Article 123(2) and (3) EPC
2. Claim 1 of the granted patent as well as all its operative versions (main request and first to third auxiliary requests) comprise the statement "cooling the extrudate at room temperature" (emphasis by the Board).
3. This passage was introduced into Claim 1 during the examination phase in order to establish novelty over E3, allegedly on the basis of the information in Example 1 (page 7, line 25 to page 8, line 11 of the application as filed). However, the relevant disclosure of Example 1 reads: "A "spaghetto" is obtained which, when it has been cooled to room temperature, is then cut into pieces ..." ( emphasis by the Board). Indeed, the Examining Division in its communication of 9. December 1996 suggested the wording "cooling the extrudate to room temperature ..." which was then changed by the Applicant's submission of 2 January 1997 to "cooling the extrudate at room temperature ... ".
4. The Opposition Division in the decision under appeal inter alia acknowledged that the passage "cooling the extrudate at room temperature" was based on the original disclosure as comprised by the Examples and found the objection of Opponent 1 unconvincing that the original statement "cooled to room temperature" could not support the feature "cooling at room temperature" (cf. Minutes of the oral proceedings held on 27 March 2001, page 1, last two lines of paragraph 4).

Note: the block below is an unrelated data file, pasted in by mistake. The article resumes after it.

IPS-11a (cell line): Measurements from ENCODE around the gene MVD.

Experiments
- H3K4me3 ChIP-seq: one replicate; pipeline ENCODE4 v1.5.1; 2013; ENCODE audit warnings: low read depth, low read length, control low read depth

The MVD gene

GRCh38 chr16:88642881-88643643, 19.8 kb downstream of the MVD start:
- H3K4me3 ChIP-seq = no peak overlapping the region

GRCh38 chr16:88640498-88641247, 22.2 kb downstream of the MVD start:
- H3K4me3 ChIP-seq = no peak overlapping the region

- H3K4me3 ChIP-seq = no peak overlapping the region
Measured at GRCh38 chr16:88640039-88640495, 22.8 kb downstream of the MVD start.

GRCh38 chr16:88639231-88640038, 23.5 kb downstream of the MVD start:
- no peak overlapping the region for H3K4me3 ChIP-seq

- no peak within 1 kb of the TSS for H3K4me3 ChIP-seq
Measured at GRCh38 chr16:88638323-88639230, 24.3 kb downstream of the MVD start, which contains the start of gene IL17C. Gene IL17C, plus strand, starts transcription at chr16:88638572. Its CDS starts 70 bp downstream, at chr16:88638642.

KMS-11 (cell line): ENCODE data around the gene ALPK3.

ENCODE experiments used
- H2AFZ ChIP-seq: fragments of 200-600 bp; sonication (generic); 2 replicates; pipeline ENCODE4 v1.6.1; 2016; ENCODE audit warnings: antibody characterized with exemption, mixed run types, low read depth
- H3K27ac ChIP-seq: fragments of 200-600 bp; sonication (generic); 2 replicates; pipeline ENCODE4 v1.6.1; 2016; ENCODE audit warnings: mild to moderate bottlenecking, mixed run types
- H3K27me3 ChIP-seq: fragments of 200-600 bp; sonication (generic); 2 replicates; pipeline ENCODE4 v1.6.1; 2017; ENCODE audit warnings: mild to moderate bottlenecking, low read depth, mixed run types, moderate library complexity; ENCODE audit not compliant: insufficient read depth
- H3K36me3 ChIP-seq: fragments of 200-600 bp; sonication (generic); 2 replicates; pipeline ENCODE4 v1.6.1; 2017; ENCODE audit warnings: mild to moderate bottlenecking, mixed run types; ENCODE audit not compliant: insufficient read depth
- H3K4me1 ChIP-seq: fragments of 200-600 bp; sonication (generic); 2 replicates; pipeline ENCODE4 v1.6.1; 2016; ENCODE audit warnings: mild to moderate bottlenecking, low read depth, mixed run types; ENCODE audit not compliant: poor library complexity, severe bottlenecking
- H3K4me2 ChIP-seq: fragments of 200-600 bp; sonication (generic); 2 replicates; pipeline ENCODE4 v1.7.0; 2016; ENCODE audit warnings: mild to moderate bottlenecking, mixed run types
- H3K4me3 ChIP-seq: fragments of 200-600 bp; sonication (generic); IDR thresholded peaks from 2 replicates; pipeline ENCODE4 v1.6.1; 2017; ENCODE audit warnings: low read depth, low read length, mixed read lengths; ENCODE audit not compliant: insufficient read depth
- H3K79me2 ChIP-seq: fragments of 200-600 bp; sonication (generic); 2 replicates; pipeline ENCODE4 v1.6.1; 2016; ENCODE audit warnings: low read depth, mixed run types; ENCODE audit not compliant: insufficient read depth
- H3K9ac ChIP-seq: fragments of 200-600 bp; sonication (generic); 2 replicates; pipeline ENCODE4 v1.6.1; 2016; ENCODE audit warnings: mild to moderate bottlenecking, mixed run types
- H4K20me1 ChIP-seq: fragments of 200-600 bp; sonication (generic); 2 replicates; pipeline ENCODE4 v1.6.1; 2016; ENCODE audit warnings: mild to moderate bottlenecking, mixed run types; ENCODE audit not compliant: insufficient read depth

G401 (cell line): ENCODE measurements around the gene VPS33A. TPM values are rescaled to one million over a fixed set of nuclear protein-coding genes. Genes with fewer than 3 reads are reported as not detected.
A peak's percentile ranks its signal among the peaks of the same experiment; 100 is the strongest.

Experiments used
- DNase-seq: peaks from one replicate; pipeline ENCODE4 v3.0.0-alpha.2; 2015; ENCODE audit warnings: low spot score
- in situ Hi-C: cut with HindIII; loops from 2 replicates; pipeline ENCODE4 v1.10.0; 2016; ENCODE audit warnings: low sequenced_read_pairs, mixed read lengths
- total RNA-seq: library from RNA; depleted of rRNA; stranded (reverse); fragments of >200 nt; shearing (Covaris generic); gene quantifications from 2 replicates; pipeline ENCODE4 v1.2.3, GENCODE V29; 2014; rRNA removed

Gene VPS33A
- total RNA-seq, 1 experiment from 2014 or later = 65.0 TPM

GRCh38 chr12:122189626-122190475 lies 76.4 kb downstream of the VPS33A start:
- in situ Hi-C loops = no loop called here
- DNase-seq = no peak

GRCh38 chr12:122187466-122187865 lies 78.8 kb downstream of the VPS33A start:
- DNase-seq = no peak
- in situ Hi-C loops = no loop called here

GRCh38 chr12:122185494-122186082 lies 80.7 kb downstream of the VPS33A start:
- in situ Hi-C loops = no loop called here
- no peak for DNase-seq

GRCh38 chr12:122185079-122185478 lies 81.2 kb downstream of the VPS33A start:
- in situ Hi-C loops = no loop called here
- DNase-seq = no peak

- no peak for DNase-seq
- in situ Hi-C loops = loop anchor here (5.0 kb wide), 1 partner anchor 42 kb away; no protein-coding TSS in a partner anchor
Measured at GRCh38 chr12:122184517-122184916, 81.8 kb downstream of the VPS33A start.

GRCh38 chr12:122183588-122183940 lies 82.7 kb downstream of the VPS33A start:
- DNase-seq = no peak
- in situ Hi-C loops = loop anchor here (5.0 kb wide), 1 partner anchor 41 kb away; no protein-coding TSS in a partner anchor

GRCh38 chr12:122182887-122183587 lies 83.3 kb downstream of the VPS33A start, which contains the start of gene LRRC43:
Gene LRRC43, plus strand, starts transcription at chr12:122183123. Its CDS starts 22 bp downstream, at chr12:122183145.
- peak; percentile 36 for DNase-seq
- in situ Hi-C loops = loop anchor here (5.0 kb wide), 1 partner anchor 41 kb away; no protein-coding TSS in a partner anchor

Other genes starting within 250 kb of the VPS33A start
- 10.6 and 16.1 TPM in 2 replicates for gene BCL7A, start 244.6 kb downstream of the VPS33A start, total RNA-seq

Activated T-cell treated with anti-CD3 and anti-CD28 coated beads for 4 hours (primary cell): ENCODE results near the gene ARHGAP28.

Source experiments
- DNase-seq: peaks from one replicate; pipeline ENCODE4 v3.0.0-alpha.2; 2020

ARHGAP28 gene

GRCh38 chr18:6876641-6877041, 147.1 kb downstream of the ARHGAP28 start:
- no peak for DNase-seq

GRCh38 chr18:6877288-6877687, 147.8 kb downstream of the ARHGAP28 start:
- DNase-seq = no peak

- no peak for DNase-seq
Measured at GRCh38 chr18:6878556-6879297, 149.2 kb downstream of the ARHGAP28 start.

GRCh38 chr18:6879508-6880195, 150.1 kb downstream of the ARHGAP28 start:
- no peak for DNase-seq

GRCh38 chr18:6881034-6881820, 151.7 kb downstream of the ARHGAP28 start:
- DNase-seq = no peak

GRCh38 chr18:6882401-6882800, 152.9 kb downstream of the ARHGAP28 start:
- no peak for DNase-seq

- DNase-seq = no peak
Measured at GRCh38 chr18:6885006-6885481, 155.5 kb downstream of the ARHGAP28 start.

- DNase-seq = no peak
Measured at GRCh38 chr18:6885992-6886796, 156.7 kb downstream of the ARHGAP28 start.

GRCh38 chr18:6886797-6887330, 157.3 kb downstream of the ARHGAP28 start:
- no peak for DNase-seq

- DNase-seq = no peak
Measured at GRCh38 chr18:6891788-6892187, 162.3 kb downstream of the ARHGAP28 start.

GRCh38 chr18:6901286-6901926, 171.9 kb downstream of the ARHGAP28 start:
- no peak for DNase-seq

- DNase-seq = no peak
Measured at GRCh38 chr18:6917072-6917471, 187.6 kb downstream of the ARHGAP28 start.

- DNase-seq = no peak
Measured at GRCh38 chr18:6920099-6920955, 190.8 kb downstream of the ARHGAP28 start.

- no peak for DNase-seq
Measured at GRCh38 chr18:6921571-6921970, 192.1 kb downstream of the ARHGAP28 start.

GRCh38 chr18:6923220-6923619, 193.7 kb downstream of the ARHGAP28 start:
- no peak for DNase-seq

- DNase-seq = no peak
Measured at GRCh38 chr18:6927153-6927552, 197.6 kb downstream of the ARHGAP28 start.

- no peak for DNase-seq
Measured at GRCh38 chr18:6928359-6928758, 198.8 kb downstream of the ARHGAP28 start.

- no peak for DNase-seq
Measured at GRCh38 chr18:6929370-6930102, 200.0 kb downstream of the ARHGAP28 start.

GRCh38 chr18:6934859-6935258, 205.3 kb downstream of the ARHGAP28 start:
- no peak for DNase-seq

5. However, in the Board's judgment, the passage "cooling the extrudate at room temperature" in Claim 1 of all requests which limits the scope of protection conferred by these claims is not supported by the disclosure of the application as filed; this applies especially to the information in its Example 1 "cooled to room temperature".
5.1. Since the passage provides a technical contribution to the claimed subject-matter it cannot, in application of the conclusions drawn in G 1/93 (Reasons 16), be considered not to extend beyond the content of the application as filed.
5.2. Nor can this scope-limiting passage be deleted or replaced by another feature disclosed in the application without contravention of Article 123(3) EPC (G 1/93, Reasons 13).
These conclusions are based on the following considerations:
Main request and first auxiliary request
6. Since Claim 1 of both these requests comprises the same passage "cooling at room temperature" and since both cover the same order of process steps: extruding - cooling - cutting, the compliance of both requests with the requirements of Article 123(2) EPC is subject to the same considerations. Furthermore, the conclusiveness of the arguments regarding the fulfilment of these requirements also extends to the different order: extruding - cutting - cooling, claimed by the Appellant to be covered by the wording of Claim 1 of the main request, because the order of these process steps involves no different appreciation of the technical contribution of the passage "cooling at room temperature" to the claimed subject-matter.